U.S. Sen. Sherrod Brown, D-Ohio, and Rob Portman, R-Ohio, are among a bipartisan group of 10 senators who have demanded the Trump administration release a toxicology study that could recommend lower threshold advisories for exposure to chemicals found in groundwater at Wright-Patterson Air Force Base and other installations across the country.
The senators wrote in the June 8 letter they had “deep concerns” with media reports the U.S. Environmental Protection Agency had blocked the results of the U.S. Department of Health and Human Services chemical pollution study that reportedly showed lower thresholds of the contaminants could pose a hazard to human health.
“The results of this study are critical to protecting the health and well-being of communities across the country, and it is imperative that the results of the study be released immediately,” they wrote.
The senator’s letter was sent to both EPA administrator Scott Pruitt and Health and Human Services Secretary Alex Azar.
Politico reported last month the White House and the EPA tried to block the public release of the study reportedly showing lower threshold levels because it would “cause a public relations nightmare,” citing newly released emails.
Chemicals known as perflurooctane sulfonic acid (PFOS) and perfluorooctanoic acid (PFOA) were sprayed in an old firefighting foam formula at the base and detected in groundwater at levels that have exceeded EPA thresholds. The EPA has cited a health advisory level of 70 parts per trillion.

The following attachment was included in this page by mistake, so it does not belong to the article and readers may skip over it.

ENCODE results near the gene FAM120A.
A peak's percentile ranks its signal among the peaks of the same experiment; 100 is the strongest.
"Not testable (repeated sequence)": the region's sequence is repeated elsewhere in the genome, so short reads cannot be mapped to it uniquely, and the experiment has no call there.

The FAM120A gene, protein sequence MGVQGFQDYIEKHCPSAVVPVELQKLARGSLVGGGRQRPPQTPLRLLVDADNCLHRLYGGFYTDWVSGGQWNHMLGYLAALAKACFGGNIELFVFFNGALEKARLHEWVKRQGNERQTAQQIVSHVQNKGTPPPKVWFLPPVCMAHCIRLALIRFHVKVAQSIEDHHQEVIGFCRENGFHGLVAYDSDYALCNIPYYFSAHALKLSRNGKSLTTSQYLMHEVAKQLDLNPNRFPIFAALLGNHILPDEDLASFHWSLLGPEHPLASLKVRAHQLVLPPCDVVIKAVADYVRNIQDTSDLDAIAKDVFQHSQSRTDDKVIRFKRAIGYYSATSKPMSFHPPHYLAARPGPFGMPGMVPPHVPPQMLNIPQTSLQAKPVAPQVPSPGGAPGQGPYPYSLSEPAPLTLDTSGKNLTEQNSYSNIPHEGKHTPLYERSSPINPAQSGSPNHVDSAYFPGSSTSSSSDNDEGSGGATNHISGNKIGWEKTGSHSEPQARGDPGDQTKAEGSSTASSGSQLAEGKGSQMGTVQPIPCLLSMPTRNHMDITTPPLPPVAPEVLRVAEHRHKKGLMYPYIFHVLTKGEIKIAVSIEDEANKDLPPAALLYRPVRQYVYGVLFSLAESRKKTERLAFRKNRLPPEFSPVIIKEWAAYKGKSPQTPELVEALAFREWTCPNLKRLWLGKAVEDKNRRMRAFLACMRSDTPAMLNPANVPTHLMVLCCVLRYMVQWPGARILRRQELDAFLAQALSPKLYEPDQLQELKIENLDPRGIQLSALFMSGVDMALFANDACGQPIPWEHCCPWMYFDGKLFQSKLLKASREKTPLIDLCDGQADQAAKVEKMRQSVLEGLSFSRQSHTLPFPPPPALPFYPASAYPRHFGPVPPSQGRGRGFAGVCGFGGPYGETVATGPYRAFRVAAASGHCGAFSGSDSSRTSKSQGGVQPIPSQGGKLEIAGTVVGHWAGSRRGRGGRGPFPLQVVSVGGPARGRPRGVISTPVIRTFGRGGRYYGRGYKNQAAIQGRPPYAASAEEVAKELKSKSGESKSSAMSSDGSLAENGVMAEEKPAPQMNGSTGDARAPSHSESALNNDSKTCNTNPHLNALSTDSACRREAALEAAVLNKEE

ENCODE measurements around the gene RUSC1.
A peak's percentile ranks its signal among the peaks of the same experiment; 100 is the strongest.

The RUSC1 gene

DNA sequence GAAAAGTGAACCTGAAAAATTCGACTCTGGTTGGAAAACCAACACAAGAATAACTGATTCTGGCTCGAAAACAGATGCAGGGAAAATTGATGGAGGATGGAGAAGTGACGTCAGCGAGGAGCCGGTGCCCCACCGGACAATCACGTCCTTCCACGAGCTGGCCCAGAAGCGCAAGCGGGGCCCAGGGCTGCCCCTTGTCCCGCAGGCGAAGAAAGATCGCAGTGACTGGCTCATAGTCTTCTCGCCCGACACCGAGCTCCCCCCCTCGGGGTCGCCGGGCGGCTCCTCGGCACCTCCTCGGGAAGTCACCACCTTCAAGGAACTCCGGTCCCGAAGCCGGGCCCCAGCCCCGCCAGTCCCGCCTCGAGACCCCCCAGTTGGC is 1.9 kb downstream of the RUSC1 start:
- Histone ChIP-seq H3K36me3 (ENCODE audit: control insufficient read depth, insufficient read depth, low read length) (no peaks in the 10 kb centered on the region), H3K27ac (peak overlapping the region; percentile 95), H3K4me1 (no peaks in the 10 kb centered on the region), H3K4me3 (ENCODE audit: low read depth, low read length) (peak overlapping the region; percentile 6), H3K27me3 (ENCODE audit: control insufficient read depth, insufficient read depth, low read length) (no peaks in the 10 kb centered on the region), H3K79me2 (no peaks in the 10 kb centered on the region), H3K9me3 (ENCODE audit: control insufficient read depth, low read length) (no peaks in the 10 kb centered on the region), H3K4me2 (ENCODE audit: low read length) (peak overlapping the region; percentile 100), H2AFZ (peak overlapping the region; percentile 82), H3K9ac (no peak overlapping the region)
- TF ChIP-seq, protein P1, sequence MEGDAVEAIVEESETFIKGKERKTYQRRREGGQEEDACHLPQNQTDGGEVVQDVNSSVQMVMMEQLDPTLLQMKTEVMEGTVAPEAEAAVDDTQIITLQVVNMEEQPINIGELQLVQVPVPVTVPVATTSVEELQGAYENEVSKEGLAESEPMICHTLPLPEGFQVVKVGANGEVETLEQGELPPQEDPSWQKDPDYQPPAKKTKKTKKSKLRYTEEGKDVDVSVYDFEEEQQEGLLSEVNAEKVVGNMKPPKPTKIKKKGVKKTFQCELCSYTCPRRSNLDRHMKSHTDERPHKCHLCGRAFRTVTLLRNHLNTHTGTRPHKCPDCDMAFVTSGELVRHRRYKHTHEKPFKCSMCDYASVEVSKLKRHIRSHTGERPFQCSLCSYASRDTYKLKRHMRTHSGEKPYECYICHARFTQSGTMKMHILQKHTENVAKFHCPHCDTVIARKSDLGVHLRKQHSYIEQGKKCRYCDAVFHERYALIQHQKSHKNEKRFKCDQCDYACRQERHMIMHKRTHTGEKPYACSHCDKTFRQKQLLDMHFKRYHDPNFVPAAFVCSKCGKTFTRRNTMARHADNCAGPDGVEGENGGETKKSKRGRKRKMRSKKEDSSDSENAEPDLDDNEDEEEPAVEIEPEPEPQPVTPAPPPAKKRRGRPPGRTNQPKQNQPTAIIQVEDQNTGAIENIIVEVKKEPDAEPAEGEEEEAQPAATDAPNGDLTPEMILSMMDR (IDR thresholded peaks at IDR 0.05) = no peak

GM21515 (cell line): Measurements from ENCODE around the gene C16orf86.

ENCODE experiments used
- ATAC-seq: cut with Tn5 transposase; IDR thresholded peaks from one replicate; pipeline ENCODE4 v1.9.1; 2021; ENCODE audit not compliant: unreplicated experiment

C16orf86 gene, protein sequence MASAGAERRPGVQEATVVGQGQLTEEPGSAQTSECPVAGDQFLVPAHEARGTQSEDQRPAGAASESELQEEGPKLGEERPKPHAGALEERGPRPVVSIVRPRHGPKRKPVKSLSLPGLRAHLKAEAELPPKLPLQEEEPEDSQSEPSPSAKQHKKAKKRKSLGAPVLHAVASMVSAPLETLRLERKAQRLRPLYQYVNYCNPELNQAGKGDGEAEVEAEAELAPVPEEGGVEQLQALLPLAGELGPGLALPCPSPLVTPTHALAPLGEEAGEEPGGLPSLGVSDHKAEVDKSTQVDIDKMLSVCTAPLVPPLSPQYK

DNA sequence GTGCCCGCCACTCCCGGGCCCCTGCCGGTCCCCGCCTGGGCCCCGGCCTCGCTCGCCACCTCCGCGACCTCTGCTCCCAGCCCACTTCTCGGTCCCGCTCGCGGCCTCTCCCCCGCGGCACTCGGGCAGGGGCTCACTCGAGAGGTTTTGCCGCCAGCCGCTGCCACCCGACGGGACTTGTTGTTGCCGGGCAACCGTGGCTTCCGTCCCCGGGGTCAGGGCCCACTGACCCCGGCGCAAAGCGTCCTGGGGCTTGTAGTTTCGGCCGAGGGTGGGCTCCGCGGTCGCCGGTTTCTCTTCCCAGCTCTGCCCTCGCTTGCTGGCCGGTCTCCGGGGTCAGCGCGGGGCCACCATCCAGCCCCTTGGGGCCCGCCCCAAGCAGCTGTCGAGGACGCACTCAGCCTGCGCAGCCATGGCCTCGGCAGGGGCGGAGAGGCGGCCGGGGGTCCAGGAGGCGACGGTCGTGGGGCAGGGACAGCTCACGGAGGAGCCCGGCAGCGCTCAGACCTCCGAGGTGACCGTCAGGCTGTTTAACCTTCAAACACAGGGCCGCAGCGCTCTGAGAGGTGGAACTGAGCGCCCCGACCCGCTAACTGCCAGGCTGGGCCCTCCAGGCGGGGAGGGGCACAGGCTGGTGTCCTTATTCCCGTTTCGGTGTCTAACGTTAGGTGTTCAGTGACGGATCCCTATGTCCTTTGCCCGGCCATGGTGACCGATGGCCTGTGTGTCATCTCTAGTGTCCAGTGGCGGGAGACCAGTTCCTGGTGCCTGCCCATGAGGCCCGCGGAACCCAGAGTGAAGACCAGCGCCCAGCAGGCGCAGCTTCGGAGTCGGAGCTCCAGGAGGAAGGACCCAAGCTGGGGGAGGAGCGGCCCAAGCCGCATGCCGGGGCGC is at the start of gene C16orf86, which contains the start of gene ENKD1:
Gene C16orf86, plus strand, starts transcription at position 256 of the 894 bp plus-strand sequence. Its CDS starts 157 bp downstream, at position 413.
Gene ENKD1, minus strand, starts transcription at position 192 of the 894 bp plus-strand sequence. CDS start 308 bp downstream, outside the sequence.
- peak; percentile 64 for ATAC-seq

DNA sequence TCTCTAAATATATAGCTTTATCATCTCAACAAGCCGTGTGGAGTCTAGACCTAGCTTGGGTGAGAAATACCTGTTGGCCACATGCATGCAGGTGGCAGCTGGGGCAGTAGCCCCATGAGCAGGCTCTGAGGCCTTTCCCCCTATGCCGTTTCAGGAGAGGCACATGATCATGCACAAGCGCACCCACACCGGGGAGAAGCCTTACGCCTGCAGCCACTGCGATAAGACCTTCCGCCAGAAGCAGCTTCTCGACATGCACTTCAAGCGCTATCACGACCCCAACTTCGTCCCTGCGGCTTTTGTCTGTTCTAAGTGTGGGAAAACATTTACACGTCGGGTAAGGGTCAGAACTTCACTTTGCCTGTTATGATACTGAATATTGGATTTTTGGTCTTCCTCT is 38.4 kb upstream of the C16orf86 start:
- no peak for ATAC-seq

The issue has raised concerns in Dayton, which has demanded the Air Force act more quickly to prevent the migration of contamination groundwater off-base and potentially threaten city production wells along the Mad River corridor. The city has closed drinking water production wells at Huffman Dam and at Tait’s Hill near its own firefighter training site as a precaution.
In their letter, the senators noted PFAS were “toxic chemicals” used in manufacturing ”that have been linked to a variety of cancers and serious health conditions.”
“The EPA and other regulatory agencies must rely on the most up-to-date, factually accurate information based on rigorous science to guide policy decisions and regulations designed to protect the health and well being of our constituents,” they wrote.
“Given the wide use of PFAS and presence of these chemicals in communities across the U.S., it is critical that this report be released without delay and that EPA act immediately to update its guidelines to ensure Americans are informed of and protected from the danger of exposure to these toxins,” they wrote.
Messages were left Monday with representatives at EPA and Health and Human Services.
Last month, U.S. Rep. Mike Turner, R-Dayton, objected to withholding the data, calling on both the EPA and HHS to release the study.
Pruitt has responded to House lawmakers, including Turner, that the federal agency does not have the authority to release the report.
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